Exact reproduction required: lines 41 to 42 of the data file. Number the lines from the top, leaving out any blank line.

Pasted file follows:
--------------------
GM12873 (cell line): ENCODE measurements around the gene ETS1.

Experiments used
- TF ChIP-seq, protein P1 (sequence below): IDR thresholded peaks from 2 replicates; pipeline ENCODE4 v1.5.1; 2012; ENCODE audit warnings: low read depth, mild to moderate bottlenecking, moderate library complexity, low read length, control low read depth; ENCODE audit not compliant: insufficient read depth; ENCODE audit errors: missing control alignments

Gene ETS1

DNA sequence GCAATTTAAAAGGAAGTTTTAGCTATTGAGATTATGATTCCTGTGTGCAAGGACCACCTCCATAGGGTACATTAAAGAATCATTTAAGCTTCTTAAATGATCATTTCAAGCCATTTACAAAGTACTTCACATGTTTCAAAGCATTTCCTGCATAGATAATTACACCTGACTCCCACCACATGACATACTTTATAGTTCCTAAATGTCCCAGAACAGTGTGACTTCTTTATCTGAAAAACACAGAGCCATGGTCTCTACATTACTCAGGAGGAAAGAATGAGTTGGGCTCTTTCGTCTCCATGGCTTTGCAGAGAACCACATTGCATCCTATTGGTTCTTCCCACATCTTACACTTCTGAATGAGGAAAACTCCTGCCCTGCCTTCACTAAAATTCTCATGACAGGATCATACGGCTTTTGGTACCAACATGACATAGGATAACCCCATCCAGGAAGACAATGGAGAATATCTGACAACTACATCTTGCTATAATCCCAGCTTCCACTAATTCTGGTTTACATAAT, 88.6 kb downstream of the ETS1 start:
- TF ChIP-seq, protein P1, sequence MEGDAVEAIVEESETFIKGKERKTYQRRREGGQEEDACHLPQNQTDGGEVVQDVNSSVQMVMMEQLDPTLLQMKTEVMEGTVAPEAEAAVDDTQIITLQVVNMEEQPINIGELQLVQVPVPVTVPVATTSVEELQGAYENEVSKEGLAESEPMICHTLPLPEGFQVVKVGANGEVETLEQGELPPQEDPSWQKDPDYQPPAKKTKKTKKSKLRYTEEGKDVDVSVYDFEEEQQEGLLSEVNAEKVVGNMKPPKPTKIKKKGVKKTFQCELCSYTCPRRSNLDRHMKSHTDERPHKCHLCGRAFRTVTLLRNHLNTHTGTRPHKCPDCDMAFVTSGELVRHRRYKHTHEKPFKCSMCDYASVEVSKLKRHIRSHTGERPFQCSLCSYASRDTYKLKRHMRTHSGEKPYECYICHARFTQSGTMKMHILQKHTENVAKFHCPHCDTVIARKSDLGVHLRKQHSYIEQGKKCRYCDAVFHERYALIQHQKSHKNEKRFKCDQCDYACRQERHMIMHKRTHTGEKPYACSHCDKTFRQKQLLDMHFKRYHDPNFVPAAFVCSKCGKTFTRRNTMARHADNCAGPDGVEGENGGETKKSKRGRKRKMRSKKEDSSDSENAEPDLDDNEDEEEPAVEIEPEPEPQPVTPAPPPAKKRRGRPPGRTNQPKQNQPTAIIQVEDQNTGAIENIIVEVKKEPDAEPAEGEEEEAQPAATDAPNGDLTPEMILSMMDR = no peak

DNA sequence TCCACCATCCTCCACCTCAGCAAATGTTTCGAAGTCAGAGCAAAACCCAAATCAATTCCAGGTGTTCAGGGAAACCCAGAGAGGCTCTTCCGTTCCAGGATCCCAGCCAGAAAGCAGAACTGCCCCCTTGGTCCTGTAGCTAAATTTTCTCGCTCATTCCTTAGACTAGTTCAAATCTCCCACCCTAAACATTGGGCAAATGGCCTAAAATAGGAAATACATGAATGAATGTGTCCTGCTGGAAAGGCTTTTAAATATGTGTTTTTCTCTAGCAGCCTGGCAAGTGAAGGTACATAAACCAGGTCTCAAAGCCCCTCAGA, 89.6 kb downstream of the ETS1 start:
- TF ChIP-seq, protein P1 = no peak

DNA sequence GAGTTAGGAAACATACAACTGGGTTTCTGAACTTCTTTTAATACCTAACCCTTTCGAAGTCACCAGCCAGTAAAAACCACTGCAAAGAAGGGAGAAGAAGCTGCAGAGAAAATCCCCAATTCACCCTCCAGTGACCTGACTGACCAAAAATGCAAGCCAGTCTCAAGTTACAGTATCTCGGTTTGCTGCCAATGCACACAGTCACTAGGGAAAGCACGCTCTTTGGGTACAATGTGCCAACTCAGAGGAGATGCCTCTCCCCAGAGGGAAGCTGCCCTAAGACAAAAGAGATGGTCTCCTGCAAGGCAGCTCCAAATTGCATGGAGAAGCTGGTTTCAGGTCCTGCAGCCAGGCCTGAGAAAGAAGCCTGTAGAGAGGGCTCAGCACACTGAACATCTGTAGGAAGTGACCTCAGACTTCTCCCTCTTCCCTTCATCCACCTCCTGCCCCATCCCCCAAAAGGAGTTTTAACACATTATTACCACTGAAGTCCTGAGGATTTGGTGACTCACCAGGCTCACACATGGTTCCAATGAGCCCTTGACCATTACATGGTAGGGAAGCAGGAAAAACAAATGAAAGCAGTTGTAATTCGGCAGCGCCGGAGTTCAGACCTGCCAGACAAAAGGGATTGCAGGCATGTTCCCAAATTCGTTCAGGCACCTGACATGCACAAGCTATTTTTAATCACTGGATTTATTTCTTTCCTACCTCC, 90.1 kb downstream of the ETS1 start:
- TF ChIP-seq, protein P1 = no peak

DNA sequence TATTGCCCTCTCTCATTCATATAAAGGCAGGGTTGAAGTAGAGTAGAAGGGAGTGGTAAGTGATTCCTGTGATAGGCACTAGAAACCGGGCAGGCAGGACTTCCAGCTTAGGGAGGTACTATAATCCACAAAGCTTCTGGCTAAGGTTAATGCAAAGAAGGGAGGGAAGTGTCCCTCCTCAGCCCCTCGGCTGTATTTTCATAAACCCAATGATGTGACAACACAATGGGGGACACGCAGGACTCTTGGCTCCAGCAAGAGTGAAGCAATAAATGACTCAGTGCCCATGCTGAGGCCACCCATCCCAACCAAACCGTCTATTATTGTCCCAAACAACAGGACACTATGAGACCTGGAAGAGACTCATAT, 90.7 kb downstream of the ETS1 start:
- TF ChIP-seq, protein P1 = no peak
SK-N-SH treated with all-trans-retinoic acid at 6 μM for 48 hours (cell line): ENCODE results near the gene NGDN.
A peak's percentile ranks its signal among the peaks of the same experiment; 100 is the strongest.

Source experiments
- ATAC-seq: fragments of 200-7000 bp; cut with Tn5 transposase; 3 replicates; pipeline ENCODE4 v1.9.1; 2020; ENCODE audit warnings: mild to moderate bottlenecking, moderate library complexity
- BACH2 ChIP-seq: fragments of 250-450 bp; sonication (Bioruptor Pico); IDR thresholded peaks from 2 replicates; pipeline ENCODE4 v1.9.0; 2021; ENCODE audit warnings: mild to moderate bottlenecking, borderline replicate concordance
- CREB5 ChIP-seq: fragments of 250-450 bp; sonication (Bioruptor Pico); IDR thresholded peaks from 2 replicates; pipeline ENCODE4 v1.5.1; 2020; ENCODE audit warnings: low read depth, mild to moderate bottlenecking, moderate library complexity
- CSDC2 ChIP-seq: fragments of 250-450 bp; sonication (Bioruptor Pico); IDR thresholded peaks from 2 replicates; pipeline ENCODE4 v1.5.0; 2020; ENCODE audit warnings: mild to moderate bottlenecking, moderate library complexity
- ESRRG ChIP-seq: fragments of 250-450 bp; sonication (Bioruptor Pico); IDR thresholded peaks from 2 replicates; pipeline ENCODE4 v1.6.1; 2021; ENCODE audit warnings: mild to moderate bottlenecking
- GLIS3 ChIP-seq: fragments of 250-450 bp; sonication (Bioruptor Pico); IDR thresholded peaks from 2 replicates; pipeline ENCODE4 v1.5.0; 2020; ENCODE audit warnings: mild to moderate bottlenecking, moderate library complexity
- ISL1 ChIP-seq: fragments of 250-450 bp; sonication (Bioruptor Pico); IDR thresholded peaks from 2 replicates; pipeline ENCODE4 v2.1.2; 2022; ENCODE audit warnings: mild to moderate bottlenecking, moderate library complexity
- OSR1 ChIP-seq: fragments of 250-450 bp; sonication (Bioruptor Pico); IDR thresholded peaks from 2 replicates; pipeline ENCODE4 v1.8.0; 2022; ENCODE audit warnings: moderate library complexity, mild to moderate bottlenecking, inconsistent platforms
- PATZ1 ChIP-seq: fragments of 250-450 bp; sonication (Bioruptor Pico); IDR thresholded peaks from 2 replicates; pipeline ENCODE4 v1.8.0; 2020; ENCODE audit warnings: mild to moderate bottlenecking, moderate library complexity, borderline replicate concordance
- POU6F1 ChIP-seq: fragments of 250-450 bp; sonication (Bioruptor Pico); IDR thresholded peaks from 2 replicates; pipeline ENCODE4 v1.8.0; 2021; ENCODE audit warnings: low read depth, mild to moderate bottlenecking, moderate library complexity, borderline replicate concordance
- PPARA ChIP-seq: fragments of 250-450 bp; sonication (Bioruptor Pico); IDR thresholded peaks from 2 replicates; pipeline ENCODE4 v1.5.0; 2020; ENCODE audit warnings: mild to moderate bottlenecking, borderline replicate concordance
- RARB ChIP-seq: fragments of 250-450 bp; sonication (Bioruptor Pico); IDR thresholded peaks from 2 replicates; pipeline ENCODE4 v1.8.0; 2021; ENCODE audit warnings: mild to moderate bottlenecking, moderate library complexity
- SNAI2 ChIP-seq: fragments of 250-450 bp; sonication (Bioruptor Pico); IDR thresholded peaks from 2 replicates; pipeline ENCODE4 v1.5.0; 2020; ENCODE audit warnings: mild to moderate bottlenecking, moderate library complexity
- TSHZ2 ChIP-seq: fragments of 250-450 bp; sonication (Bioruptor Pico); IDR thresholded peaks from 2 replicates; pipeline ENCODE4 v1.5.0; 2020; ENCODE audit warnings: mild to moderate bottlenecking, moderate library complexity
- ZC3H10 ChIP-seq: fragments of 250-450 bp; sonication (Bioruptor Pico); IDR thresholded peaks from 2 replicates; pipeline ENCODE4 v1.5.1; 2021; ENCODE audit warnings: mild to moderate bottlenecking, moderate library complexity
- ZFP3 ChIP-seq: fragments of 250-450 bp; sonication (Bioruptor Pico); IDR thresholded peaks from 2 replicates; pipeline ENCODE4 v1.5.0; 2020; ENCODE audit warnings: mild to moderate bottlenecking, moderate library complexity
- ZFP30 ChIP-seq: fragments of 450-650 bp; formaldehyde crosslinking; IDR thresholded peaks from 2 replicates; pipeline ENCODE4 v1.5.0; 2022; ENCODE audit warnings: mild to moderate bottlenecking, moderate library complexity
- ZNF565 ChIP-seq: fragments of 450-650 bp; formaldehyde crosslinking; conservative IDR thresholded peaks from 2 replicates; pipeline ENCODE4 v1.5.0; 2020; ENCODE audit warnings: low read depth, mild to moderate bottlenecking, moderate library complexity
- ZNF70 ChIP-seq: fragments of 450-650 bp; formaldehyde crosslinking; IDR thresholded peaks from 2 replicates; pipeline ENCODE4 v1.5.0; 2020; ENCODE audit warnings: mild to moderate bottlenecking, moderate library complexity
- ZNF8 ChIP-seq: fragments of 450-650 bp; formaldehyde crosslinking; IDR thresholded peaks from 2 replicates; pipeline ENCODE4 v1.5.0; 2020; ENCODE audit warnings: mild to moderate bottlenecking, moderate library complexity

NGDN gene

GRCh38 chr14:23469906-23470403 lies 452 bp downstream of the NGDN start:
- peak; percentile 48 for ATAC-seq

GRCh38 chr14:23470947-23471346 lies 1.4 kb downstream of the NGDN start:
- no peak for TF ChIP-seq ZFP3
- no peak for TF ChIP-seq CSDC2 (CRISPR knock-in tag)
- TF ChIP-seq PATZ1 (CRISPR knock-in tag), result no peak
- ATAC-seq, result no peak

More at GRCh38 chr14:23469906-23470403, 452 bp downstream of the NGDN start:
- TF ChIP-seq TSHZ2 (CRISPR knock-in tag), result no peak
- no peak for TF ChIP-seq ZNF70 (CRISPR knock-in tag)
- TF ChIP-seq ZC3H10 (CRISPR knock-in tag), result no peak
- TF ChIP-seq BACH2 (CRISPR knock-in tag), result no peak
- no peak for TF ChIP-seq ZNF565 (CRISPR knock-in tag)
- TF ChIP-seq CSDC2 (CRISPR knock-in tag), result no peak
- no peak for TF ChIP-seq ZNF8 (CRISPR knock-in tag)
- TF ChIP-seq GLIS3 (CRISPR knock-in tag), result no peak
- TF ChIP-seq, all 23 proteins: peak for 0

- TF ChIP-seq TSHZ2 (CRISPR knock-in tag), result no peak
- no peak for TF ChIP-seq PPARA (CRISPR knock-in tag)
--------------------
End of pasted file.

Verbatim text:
- no peak for TF ChIP-seq CSDC2 (CRISPR knock-in tag)
- TF ChIP-seq PATZ1 (CRISPR knock-in tag), result no peak